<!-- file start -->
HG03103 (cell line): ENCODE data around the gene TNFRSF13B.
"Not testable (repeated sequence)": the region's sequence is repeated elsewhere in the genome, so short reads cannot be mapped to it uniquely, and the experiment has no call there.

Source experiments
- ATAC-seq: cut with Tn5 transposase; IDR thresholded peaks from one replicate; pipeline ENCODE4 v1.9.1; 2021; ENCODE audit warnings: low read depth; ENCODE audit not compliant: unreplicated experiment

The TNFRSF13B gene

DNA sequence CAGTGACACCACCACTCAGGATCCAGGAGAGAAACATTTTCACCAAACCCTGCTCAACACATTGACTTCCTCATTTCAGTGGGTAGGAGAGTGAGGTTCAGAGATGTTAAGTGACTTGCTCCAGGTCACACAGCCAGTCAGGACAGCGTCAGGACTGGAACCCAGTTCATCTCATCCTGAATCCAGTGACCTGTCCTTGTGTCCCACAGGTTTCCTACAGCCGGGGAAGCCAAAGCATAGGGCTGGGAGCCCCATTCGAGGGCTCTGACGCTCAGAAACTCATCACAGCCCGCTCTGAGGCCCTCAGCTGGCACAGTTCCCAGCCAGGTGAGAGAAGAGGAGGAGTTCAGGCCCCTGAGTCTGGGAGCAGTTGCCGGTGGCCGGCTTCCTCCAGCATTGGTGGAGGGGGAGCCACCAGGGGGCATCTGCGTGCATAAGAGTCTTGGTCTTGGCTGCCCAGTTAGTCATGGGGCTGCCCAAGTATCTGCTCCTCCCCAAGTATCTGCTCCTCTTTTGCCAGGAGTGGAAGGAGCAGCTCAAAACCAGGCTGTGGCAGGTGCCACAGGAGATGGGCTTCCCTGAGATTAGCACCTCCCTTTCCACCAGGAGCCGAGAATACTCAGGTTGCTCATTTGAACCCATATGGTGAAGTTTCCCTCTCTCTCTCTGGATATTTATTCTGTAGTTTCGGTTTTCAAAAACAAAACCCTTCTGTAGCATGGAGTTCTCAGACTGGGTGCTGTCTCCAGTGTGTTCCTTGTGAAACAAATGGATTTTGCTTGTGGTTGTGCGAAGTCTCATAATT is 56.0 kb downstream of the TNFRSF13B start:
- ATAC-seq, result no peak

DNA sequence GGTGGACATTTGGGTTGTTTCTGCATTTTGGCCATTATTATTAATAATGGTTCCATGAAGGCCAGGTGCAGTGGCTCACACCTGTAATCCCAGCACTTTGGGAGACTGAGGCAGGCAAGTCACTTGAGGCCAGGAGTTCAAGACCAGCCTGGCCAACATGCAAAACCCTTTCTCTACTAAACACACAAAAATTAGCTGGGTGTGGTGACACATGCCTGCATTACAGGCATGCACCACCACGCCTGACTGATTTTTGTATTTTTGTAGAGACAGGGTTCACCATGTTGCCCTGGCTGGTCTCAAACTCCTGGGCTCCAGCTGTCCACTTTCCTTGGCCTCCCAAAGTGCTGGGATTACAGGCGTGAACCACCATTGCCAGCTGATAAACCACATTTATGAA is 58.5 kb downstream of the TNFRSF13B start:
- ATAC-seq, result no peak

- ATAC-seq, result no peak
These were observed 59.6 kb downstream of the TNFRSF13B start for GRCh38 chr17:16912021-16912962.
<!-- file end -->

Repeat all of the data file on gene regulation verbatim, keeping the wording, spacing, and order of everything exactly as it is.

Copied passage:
HG03103 (cell line): ENCODE data around the gene TNFRSF13B.
"Not testable (repeated sequence)": the region's sequence is repeated elsewhere in the genome, so short reads cannot be mapped to it uniquely, and the experiment has no call there.

Source experiments
- ATAC-seq: cut with Tn5 transposase; IDR thresholded peaks from one replicate; pipeline ENCODE4 v1.9.1; 2021; ENCODE audit warnings: low read depth; ENCODE audit not compliant: unreplicated experiment

The TNFRSF13B gene

DNA sequence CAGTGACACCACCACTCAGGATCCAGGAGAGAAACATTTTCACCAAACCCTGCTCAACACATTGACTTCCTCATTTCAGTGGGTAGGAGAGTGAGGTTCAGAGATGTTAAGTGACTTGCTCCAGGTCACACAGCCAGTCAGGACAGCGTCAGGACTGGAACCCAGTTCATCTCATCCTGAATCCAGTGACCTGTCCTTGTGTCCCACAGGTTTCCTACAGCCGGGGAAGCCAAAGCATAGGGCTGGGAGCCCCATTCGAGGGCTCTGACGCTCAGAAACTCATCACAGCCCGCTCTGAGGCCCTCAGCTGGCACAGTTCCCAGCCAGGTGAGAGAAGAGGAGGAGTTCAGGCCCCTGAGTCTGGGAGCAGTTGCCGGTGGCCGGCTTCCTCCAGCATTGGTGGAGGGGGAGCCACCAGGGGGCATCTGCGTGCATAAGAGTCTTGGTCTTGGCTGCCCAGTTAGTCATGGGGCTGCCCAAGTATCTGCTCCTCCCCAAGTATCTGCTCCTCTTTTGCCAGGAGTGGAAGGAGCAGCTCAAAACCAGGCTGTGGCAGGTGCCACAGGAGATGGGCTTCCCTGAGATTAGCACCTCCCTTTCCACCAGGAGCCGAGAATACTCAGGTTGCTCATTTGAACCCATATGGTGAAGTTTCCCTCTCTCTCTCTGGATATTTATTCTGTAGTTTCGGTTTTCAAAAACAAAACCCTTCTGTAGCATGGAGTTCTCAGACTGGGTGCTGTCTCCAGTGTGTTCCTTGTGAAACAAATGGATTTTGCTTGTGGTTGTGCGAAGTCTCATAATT is 56.0 kb downstream of the TNFRSF13B start:
- ATAC-seq, result no peak

DNA sequence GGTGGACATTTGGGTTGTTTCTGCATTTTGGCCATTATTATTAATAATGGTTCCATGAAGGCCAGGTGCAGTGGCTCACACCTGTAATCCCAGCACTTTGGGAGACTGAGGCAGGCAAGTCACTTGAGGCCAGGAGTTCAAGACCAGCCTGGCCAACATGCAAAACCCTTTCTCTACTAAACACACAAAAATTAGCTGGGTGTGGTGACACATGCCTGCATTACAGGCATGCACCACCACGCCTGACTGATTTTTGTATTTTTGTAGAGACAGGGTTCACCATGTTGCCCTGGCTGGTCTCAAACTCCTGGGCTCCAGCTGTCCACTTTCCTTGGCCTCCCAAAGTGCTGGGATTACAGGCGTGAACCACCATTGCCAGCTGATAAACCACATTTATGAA is 58.5 kb downstream of the TNFRSF13B start:
- ATAC-seq, result no peak

- ATAC-seq, result no peak
These were observed 59.6 kb downstream of the TNFRSF13B start for GRCh38 chr17:16912021-16912962.